The Fontana di Verità at Bellarmine University’s Piazza Clayton was made possible by a gift from the Francis Paul Clayton family. The fountain’s black granite wall, 65 feet long and 6 ½ feet tall, is engraved with the university’s Latin motto, In Veritatis Amore (In the love of truth). A sheet of water cascades over the face of the wall into a basin, where it continuously recycles. All who are present in the space are encouraged to speak only the truth, so plan your visit accordingly. | Courtesy of Bellarmine

Bellarmine University has completed a $100 million capital campaign that has established scholarships, new academic pathways and paid for the construction or renovation of 11 facilities on its Highlands campus, including offices, a dining hall and the Clayton Truth Wall.

Susan Donovan

The university called the impact of the campaign “transformative,” while its new president, Susan M. Donovan, said she hopes to move the institution “to even greater prominence and impact in the local, regional and global society.”

The private, Catholic institution, which is in the Highlands, has about 4,000 students, including 2,650 undergraduates. Enrollment has grown 46 percent since 2005. Tuition and fees cost $40,350, up $1,000, or 2.5 percent, from last school year.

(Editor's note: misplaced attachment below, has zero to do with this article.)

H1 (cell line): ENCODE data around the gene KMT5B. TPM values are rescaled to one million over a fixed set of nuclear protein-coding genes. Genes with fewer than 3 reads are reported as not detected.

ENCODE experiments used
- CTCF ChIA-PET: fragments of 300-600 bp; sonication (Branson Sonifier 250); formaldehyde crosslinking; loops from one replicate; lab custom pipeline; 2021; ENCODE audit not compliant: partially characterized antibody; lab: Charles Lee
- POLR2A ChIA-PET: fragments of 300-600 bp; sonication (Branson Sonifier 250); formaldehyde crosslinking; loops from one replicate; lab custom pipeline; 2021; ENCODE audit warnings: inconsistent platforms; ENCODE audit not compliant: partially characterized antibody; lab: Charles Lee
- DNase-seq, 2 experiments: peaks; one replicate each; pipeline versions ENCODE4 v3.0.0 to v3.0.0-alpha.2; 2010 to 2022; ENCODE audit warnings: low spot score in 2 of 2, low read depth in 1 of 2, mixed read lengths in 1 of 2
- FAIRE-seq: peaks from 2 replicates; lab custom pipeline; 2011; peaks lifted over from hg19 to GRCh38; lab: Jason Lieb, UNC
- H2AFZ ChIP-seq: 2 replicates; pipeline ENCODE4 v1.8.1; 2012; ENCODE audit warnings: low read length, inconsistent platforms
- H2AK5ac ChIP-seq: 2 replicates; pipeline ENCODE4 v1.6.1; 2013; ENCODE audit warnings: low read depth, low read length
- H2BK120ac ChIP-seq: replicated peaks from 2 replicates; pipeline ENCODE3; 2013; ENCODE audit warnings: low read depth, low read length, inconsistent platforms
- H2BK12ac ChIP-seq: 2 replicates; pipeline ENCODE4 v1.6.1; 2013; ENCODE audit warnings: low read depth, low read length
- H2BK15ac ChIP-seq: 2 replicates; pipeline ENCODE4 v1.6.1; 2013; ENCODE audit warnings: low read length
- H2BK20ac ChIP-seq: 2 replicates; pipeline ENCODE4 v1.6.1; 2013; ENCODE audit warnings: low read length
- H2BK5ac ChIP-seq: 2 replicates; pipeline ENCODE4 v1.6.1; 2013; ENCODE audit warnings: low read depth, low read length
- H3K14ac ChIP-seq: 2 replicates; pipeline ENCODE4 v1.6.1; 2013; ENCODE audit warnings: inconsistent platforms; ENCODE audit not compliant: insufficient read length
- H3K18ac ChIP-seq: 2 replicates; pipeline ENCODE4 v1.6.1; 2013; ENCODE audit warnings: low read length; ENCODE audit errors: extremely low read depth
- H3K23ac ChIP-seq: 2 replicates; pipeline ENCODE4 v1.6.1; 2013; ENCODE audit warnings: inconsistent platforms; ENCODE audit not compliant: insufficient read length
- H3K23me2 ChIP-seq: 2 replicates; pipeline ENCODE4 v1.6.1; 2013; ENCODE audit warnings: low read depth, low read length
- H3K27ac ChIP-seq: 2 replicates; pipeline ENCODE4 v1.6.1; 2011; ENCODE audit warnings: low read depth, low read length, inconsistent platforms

The university said in a press release that it raised nearly $101 million from 44,000 gifts ranging from $1 to $5 million, with more than $30 million coming from alumni.

The funds supported, among other things, 49 scholarships, five professorships, international study opportunities, the Institute for Advanced Analytics and initiatives to encourage women to pursue careers in science, technology, engineering and math.

Bellarmine said the funds also helped construct or renovate 11 campus facilities, including Centro’s McGowan Hall, which houses classrooms offices, the school of business and the analytics institute; the University Dining Hall; the Michael E. Hobbs Endowed Physical Therapy Service Learning Clinic; and the Clayton Truth Wall outside Our Lady of the Woods Chapel.

The university said that the campaign “was guided by Vision 2020, an ambitious plan developed by former president Joseph McGowan that set a broad vision for new schools, new majors, new faculty, new buildings and new ways to serve Louisville, the state and the region.”

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Boris Ladwig
Boris Ladwig is a reporter with more than 20 years of experience and has won awards from multiple journalism organizations in Indiana and Kentucky for feature series, news, First Amendment/community affairs, nondeadline news, criminal justice, business and investigative reporting. As part of The (Columbus, Indiana) Republic’s staff, he also won the Kent Cooper award, the top honor given by the Associated Press Managing Editors for the best overall news writing in the state. A graduate of Indiana State University, he is a soccer aficionado (Borussia Dortmund and 1. FC Köln), singer and travel enthusiast who has visited countries on five continents. He speaks fluent German, rudimentary French and bits of Spanish, Italian, Khmer and Mandarin.